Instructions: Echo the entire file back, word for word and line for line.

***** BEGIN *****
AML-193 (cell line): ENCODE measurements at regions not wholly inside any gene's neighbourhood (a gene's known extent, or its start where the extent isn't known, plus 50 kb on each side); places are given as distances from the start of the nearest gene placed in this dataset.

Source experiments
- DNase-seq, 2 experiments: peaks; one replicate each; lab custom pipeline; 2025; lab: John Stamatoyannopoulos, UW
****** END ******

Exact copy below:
AML-193 (cell line): ENCODE measurements at regions not wholly inside any gene's neighbourhood (a gene's known extent, or its start where the extent isn't known, plus 50 kb on each side); places are given as distances from the start of the nearest gene placed in this dataset.

Source experiments
- DNase-seq, 2 experiments: peaks; one replicate each; lab custom pipeline; 2025; lab: John Stamatoyannopoulos, UW